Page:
Dale Carson is a former police officer and FBI agent. He’s now a defense attorney and author of Arrest-Proof Yourself. He suggests printing a card with the following or similar statement to hand to the officer.
Officer, I’d like to answer your questions, but my attorneys told me that I should not say anything unless one of them is present.
What if the officer asks who your lawyer is? Simply say that you can’t answer that without your lawyer with you.
Any officer who pulls you over thinks you are probably intoxicated and is conducting a criminal investigation. The effort is to get enough evidence to arrest you. Remember, if the officer had all the evidence needed, there would be no questions.
That’s precisely why defense lawyers say to politely provide the needed documents and then answer no questions. Presenting the card above is much easier and safer than talking. It’s all too easy to get nervous and say the wrong thing.
III. In-car Sobriety Test
If you’re stopped for DWI, the officer may want to test you while you’re still in the car. The person may ask you to count backward. To say the alphabet from perhaps J to Q. Or to touch each finger to your thumb on the same hand, in sequence, while counting.
Most people who are stopped for DWI are nervous and possible upset. It is often difficult for completely sober people to be able to perform such tasks perfectly. But failure to do so will be used against you!
You aren’t required to take such tests, no matter what the officer may say or promise. You have nothing to gain but much to lose. Therefore, most lawyers would urge you to respectfully and politely refuse.
IV. Field Sobriety Test
The officer will almost certainly ask you to take a field sobriety test. Police developed such tests to make it easier to get convictions. The test typically has three parts.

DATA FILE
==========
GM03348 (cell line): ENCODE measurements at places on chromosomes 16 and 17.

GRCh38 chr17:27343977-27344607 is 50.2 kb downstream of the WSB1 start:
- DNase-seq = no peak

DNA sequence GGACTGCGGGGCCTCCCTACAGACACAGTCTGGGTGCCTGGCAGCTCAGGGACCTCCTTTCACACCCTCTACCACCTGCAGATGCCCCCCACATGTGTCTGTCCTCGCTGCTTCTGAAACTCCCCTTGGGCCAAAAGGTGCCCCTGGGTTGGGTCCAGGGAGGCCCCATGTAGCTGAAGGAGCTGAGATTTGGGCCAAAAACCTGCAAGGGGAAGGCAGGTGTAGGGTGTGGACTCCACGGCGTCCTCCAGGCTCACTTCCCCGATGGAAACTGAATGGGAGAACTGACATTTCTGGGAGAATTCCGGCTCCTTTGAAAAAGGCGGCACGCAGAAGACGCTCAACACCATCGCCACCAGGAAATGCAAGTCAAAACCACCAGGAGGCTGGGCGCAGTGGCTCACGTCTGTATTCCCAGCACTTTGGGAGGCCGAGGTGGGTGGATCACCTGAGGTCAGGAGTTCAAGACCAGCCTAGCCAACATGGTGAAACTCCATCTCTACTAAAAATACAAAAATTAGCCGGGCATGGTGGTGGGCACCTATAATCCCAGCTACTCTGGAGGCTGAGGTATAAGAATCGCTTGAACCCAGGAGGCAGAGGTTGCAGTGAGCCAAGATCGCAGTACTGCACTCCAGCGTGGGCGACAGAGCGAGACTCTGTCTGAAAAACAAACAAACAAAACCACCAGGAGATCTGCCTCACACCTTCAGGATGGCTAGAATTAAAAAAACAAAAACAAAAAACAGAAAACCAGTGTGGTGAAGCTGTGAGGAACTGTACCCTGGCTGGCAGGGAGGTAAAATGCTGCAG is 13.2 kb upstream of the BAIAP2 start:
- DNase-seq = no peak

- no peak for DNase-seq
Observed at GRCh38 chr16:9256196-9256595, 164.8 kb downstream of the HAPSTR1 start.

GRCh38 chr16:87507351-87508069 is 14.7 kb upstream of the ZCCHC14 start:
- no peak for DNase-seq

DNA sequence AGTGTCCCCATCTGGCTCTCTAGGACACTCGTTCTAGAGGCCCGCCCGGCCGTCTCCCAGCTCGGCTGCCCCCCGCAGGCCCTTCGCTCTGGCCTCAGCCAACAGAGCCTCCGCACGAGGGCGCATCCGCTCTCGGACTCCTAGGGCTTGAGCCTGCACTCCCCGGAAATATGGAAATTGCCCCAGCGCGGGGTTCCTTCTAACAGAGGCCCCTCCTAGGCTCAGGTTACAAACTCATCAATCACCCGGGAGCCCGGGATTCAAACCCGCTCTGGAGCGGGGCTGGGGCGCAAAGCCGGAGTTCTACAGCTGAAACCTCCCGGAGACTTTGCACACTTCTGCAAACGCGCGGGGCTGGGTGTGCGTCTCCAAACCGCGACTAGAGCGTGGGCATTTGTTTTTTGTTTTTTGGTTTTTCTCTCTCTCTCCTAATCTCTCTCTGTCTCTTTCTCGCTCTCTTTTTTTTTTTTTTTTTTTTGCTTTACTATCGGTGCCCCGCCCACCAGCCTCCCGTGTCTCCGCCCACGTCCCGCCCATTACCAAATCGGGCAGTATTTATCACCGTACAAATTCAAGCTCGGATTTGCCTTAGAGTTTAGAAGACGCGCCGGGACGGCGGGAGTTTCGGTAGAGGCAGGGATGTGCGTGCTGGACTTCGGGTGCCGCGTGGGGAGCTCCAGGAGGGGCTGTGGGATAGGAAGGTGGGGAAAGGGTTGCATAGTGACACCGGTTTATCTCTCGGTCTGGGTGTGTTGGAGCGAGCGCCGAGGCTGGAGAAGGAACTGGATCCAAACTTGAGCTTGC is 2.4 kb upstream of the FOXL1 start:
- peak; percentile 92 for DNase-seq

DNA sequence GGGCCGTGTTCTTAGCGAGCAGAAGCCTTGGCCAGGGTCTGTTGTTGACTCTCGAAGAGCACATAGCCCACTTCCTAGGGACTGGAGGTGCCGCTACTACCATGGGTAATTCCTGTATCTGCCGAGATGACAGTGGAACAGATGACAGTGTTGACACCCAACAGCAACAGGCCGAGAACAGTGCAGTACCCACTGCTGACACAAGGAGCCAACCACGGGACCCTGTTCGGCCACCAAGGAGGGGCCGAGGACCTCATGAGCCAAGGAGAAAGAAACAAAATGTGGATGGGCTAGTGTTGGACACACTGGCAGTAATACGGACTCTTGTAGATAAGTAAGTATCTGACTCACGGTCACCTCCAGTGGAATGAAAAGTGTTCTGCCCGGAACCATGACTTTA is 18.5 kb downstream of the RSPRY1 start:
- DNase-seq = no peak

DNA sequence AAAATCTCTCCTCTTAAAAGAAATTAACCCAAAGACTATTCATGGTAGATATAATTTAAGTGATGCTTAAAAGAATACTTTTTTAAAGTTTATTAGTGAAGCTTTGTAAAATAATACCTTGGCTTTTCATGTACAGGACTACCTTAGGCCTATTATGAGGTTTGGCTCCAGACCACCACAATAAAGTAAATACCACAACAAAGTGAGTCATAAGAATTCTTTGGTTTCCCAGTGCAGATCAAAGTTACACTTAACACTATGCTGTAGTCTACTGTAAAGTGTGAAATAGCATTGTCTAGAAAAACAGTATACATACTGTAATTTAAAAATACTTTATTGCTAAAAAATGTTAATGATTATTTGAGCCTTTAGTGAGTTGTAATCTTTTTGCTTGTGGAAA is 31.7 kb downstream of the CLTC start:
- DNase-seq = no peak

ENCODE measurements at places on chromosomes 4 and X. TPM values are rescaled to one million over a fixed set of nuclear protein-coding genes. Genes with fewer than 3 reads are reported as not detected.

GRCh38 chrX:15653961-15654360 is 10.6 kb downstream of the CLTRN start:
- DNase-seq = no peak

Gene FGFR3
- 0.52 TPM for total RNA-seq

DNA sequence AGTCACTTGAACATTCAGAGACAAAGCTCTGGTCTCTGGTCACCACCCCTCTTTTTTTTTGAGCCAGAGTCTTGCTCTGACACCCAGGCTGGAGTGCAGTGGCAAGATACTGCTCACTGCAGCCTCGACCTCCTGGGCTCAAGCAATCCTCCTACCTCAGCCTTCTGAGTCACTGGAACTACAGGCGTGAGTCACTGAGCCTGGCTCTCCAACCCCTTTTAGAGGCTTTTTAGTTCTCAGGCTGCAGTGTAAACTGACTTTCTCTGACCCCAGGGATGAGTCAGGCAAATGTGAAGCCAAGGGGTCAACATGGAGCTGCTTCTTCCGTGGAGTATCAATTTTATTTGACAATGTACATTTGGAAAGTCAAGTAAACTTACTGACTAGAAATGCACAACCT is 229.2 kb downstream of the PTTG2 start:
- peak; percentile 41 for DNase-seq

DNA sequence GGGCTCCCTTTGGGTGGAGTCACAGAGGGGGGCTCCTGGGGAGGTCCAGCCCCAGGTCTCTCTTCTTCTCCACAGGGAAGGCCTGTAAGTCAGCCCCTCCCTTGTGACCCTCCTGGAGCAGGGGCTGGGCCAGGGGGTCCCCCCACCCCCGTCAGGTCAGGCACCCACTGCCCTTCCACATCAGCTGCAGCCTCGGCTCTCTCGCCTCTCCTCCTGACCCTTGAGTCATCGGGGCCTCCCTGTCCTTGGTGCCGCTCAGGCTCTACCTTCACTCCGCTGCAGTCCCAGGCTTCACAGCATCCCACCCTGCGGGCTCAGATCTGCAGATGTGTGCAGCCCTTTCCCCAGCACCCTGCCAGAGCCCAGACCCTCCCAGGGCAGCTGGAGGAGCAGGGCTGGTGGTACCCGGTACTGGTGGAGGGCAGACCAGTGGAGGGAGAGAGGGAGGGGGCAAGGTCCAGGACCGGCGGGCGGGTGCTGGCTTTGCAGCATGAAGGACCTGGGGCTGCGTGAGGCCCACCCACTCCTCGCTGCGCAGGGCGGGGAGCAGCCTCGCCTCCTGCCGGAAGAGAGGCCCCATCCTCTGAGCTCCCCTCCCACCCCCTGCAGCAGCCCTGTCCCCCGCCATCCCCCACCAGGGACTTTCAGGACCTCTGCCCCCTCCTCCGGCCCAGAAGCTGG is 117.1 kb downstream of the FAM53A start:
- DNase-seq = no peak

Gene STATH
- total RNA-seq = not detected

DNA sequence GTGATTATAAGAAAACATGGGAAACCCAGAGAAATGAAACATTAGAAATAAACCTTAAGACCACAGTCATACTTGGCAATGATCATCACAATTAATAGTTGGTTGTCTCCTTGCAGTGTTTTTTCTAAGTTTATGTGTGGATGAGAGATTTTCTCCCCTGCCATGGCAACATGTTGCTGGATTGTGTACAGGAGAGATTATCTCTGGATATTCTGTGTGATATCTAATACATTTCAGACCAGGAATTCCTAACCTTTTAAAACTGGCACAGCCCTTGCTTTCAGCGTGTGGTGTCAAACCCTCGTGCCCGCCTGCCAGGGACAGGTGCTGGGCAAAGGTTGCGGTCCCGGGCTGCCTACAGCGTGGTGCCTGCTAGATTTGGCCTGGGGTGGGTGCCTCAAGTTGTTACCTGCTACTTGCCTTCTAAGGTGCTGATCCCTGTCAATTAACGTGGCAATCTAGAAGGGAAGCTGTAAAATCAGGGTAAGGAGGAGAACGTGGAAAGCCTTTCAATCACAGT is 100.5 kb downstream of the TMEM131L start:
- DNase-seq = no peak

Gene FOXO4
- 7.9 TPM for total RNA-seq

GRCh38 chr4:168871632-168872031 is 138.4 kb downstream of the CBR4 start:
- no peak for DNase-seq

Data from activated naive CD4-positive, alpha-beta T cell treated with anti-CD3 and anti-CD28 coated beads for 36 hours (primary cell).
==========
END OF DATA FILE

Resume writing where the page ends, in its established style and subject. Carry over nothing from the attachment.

1. One-leg Stand Test. The suspect (that’s you) is told to stand on one leg while counting from one thousand.
2. Walk a Straight Line Test. The suspect walks heel-to-toe a specific number of steps and then reverses the procedure. However, the suspect must do the turn in a very specific way.
3 Horizontal Gaze Nystagmus Test. The suspect follows a light or object with their eyes.
Again, you aren’t required to take the test or any part of it. In fact, no state requires you to take a field sobriety test. And that’s regardless of what the officer may say or threaten. Investigating a possible DUI is a criminal investigation. Therefore, courts permit officers to lie to you.
You have nothing to gain but much to lose. Therefore, most lawyers would urge you to respectfully refuse.
Many Sober People Fail Test
A major problem with the test is that it’s hard for many completely sober people to pass it. Researchers report that 30% of sober people fail the test. That’s under ideal conditions. With no blinking lights, cars rushing past, uneven surface, anxiety, and so on. Yet almost one-third fail to pass. And they have a BAC of 0.000%.
Consider the One-leg Stand. It’s not a very good indicator of intoxication. But it’s a very good test of age. How long a person can stand on one leg is very good indicator of their age. It’s also helpful in helping diagnose any of a number of physical or neurological problems.